morbid obesity

Consequences of morbid obesity

Morbid obesity is a growing evil in our contemporary consumer society. Obesity and overweight are recognized as the 5th cause of death by the WHO. Depending on its degree of seriousness, the repercussions on health are multiple. Patients can lose between 8 and 15 years of life expectancy.

What is morbid obesity? Simply put, it’s when fat replaces muscle. According to the WHO, obesity is characterized by an excess of fat mass that leads to harmful consequences.

It is defined by the body mass index (BMI). Knowing that a good BMI is between 18.5 and 25, the BMI for morbid obesity is equal to or greater than 40.

Causes of morbid obesity

Many causes are at the origin of the pathology:

  • Genetics: Genes play an important role in obesity. However, there is nothing we can do about it.
  • Metabolism: Some people spend much less energy at rest than others. They must then eat less, otherwise, the calories are stored as fat.
  • Sedentary: lack of physical activity = weight gain. Travel is done by motorized vehicles, the remote control avoids getting up to change the chains, etc. On the other hand, many high energy density recipes are consumed. Less expenditure + increase in energy density = weight gain.
  • Changing eating behavior: In today’s society, stress is a scourge that is often compensated for by food. Less time to eat, snacking and high energy density products are ingested on the run;
  • Medical: certain endocrine disorders can lead to weight gain, but so can certain medications.

Consequences of morbid obesity

While its causes appear multiple and complex, its impact on an individual’s equilibrium is just as complex.

Development of diseases

Being morbidly obese has serious effects. This means that the patient also has to struggle with various other associated conditions. These are called co-morbidity factors.

  • Type 2 diabetes: Not being able to provide enough insulin, blood sugar levels rise after and outside of meals. The risk is 3 times higher than in non-obese people.
  • Hypertension: 2 to 3 times higher in obese people;
  • Gallstones and other gallbladder problems.
  • Dyslipidemia (abnormal blood lipid levels) – cholesterol.
  • Sleep apnea: nocturnal respiratory arrest disrupting restful sleep.
  • Dyspnea: shortness of breath during the effort, but also at rest.
  • Cardiovascular problems (fatty plaque on the walls of arteries or atheroma plaque): coronary disorders, stroke, heart failure, cardiac arrhythmia.
  • Risk of infertility:
    • In women: irregular menstrual cycle or amenorrhea (absence of periods), excessive secretion of androgen (male hormones).
    • In men: decrease in testosterone levels (drop in libido and fertility).
  • Gastroesophageal reflux disease (GERD)
  • Cancers: Of the digestive system: (colon, gallbladder, pancreas, liver, kidney)
    • For women: endometrial, breast, ovarian and cervical cancer;
    • For men: prostate cancer.

Morbid obesity creates a malaise

Obesity is a chronic disease. And as with all chronic diseases, if it is established it becomes irreversible.

All the inconveniences linked to this disease contribute to degrading the quality of life of the individual suffering from this pathology.

Being obese can be a hindrance both professionally and socially. Between frequent work stoppages due to medical complications and difficulty being hired, or discrimination and rejection, isolation is one of the consequences of obesity.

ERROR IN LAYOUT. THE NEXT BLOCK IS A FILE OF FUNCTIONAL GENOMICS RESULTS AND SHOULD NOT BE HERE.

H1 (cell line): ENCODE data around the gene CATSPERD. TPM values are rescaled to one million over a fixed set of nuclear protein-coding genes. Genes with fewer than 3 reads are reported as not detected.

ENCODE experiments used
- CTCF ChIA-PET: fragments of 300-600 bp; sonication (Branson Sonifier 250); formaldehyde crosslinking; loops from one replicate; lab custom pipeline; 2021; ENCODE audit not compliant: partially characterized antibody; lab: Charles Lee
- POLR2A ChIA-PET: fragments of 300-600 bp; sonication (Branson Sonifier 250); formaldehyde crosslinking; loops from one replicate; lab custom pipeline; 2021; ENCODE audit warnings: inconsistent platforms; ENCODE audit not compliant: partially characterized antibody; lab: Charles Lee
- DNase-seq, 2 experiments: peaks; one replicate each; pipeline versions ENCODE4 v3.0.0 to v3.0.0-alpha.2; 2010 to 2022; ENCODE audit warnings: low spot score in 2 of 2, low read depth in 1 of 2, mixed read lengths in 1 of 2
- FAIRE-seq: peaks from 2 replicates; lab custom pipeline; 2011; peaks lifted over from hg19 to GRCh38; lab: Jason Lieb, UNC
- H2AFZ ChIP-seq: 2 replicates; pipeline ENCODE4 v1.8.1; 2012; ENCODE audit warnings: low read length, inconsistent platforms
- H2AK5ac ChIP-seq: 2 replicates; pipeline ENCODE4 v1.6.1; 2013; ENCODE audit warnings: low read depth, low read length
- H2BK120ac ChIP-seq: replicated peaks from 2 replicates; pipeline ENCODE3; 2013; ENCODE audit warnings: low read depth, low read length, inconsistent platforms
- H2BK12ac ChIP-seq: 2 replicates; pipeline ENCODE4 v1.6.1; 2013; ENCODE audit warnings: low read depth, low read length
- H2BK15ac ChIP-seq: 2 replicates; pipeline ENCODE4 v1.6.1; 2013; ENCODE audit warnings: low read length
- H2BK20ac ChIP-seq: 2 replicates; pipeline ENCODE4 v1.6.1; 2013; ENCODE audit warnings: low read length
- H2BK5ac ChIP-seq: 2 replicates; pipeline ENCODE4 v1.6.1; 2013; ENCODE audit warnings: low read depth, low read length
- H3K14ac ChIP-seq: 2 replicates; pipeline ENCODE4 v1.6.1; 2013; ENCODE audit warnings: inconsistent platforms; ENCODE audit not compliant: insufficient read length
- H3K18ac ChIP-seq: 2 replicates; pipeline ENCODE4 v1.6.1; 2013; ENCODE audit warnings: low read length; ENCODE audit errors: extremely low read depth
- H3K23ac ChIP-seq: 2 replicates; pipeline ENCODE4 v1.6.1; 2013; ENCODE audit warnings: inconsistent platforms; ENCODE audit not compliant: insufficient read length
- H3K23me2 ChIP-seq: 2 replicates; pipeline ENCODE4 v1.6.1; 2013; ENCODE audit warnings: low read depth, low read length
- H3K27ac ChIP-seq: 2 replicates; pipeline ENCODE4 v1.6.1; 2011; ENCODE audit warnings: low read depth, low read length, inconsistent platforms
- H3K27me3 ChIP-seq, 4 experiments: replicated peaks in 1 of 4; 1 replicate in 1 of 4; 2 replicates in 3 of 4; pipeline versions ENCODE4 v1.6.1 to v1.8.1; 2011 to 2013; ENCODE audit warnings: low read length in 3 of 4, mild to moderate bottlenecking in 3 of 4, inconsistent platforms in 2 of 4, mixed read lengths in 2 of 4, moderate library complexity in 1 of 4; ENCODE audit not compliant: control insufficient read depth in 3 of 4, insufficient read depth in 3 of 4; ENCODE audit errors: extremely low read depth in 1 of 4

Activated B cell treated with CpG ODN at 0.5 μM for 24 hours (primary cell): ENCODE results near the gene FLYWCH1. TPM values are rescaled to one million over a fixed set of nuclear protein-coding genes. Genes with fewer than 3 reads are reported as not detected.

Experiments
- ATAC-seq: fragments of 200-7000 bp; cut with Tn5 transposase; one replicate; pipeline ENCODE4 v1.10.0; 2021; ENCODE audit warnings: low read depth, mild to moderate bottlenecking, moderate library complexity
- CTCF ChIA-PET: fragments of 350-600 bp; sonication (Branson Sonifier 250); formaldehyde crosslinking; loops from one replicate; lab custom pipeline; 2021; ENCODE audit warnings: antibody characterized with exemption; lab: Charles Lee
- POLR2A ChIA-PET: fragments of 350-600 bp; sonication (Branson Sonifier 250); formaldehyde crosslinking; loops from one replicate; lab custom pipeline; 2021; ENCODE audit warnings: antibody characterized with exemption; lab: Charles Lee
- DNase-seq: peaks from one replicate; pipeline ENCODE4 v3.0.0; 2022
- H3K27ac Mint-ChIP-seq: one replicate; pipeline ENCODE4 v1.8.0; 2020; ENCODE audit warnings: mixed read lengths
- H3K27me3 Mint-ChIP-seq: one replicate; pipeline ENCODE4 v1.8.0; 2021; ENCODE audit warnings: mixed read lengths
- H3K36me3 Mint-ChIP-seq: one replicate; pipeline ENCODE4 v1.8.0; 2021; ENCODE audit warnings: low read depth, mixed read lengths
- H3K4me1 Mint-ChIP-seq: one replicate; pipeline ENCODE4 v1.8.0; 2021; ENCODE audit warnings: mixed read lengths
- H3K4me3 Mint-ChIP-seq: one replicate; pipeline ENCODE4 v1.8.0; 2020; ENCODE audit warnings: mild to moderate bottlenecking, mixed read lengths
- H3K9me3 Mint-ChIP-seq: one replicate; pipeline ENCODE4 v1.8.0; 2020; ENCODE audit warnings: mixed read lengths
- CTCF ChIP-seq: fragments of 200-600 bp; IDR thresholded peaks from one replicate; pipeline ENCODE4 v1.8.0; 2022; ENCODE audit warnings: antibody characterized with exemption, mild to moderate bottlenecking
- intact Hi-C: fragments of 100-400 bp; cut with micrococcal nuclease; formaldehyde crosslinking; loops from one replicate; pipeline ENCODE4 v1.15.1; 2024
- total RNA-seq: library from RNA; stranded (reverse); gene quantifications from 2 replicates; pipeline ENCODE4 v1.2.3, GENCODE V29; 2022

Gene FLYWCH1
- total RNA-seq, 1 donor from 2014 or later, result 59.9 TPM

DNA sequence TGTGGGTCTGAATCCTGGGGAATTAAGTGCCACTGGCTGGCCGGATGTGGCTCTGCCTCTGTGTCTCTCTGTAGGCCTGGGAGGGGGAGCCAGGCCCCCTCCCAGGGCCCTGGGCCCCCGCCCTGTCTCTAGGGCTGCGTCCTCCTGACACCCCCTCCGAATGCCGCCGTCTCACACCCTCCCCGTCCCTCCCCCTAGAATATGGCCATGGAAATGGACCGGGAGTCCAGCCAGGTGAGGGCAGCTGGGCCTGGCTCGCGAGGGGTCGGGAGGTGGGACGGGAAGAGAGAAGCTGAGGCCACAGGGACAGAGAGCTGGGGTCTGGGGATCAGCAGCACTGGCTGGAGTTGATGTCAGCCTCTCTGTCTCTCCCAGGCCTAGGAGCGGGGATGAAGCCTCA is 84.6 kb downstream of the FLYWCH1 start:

Obese people also suffer psychologically. It is difficult to face the gaze of others. Mockery and judgment are felt as perpetual aggression.

Add to this low self-esteem and low self-confidence, and see how depression sets in.

The image of the body is disturbed, the sick person rejects it because it is too ugly, bulky, and painful. They feel ashamed and guilty.

Functional deficits

Physical activity has many beneficial aspects. But there is a link between obesity and the prevalence of falls and balance problems when walking.

This can potentially justify inactivity in obese people. The speed, pace, and length of steps are reduced when an obese person is moving around.

That’s not all, sedentariness can also be explained by various other complications of obesity:

  • Respiratory failure:
    • Shortness of breath on effort and at rest.
    • Asthma: multiplied by 4 in cases of morbid obesity.
  • Excessive sweating
  • Arthropathy
    • Osteoarthritis of the knees, ankles, and hip.
    • Low back pain
  • Gout: deposition of uric acid in the joints.
  • Venous insufficiencies:
    • Phlebitis: formation of clots in the veins.
    • Edema: heavy and swollen legs.
  • Fatigue: for various reasons. Some of these include taking medication, depression or lack of sleep;
  • Urinary incontinence: stress incontinence.

Functional difficulties probably represent only a small part of the reasons for the obese person’s sedentary lifestyle.

It is nevertheless essential to target them well to allow a return to physical activity without danger or genes.

Remember that although lipids are a source of energy, and that they are also indispensable, the body cannot get rid of them if they are consumed too much.

It stores them in the form of fatty tissue for later use. Thus fat accumulates, and the consequences of morbid obesity are felt.

The obese person becomes aware of his or her body. The image they have of it pushes them towards isolation and the impact on their health demotivates them.

As they age, people with obesity have a poorer quality of life and a shorter life expectancy than those with a healthy weight (BMI between 18.5 and 25).

How do we get out of morbid obesity?